"Our Quest analysis finds that while exposure to the highest levels of lead has declined in recent years, most American children are exposed to lead, a substance that, according to the CDC, is not safe for children at any level. Moreover, our analysis finds that kids in areas with the highest rates of poverty are also the most at risk, highlighting the critical role of social disparities in health," notes Senior Medical Director and Head of Health Trends Research Harvey W. Kaufman, MD.

Physicians worry about missing signs of drug misuse and fear fentanyl will be deadlier than opioids

"Clinical drug testing gives physicians the ability to uncover insights into problematic drug use before the worst outcomes can occur. [Although] our research shows that physicians overwhelmingly value clinical drug testing in patient management… there remains an unmet need for clear clinical guidelines regarding when and how to test, which tests to use, and the frequency of testing."
Jeffrey Gudin, MD Senior Medical Advisor, Drug Monitoring and Toxicology

Based on a first-of-its-kind study conducted by Quest Diagnostics, the Health Trends report Drug Misuse in America 202111 examines the contributing factors to the significant increase in overdose deaths seen during the pandemic and provides insights on barriers health professionals face in their ability to monitor and intervene with their patients at risk for drug misuse.11

Key findings from the report include11:

  • The pandemic worsened the drug crisis, and physicians anticipate a continuing rise in overdose deaths

  • Physicians worry that they have missed signs of drug misuse during the pandemic and express concerns about recognizing signs of drug misuse during telehealth sessions

  • Physicians fear that illicit fentanyl will claim more lives than prescribed opioids

  • Despite physician confidence in counseling patients, nearly half of tested patients show drug misuse

  • Clinical drug testing is deemed critical, but clearer guidelines would help optimize its use

Read more

1. Kaufman HW, Chen Z, Niles J, Radcliff J, Fesko YA. Changes in the number of US patients with newly identified cancer before and during the coronavirus disease 2019 (COVID-19) pandemic. JAMA Netw Open. 2020;3:e2017267. doi:10.1001/jamanetworkopen.2021.25681

2. Kaufman HW, Bull-Otterson L, Meyer WA, et al. Decreases in hepatitis C testing and treatment during the COVID-19 pandemic. Am J Prev Med. 2021;61(3):369-376. doi:10.1016/j.amepre.2021.03.011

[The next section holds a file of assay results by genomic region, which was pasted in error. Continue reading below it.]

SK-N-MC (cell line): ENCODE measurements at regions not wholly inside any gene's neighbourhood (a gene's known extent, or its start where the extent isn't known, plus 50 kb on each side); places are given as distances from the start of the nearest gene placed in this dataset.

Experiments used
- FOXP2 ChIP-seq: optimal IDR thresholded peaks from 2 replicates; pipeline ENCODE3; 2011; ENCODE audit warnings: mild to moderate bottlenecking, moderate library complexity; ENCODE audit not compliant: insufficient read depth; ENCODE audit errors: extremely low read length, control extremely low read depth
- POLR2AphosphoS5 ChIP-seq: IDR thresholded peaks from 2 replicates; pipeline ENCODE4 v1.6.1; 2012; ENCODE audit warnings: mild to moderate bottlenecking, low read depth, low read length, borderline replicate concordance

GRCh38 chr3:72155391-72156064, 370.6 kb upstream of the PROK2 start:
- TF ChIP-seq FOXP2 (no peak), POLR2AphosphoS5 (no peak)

3. Pinto CN, Niles JK, Kaufman HW, et al. Impact of the COVID-19 pandemic on chlamydia and gonorrhea screening in the U.S. Am J Prev Med. 2021;61(3):386-393. doi:10.1016/j.amepre.2021.03.009

4. Fragala MS, Kaufman HW, Meigs JB, et al. Consequences of the COVID-19 pandemic: reduced hemoglobin A1c diabetes monitoring. Popul Health Manag. 2021;24(1):8-9. doi:10.1089/pop.2020.0134

5. Cavallo J. How delays in screening and early cancer diagnosis amid the COVID-19 pandemic may result in increased cancer mortality: a conversation with NCI Director Norman E. ‘Ned' Sharpless, MD. The ASCO Post. September 10, 2020. Accessed April 22, 2021. https://ascopost.com/issues/september-10-2020/how-delays-inscreening-and-early-cancer-diagnosis-amid-the-covid-19-pandemic-may-result-in-increased-cancer-mortality/

6. Harris Poll of 2,050 US adults. November 10-12, 2020. Data on file. Quest Diagnostics, 2020.

7. Kaufman HW, Chen Z, Niles JK, Fesko YA. Changes in newly identified cancer among US patients from before COVID-19 through the first full year of the pandemic. JAMA Netw Open. 2021;4(8):e2125681. doi:10.1001/jamanetworkopen.2021.25681

8. Risk of dying from cancer continues to drop at an accelerated pace. American Cancer Society website. Published January 12, 2022. Accessed May 1, 2022. https://www.cancer.org/latest-news/facts-andfigures-2022.html

9. Cavallo J. How delays in screening and early cancer diagnosis amid the COVID-19 pandemic may result in increased cancer mortality: a conversation with NCI Director Norman E. ‘Ned' Sharpless, MD. The ASCO Post. September 10, 2020. Accessed April 22, 2021. https://ascopost.com/issues/september-10-2020/howdelays-in-screening-and-early-cancer-diagnosis-amid-the-covid-19-pandemic-may-result-in-increasedcancer-mortality/

10. Hauptman M, Niles JK, Gudin J, Kaufman HW. Individual- and community-level factors associated with detectable and elevated blood lead levels in US children: results from a national clinical laboratory. JAMA Pediatr. 2021;175(12):1252-1260. doi:10.1001/jamapediatrics.2021.3518

11. Harris Poll of 505 primary care physicians. August 12-19, 2021. Data on file. Quest Diagnostics, 2021.

12. Kaufman HW, Gudin J, et al. Drug Misuse in America 2021: Physician Perspectives and Diagnostic Insights on the Drug Crisis and COVID-19. November 2021. Quest Diagnostics Health Trends® . Quest Diagnostics.

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SOURCE: Quest Diagnostics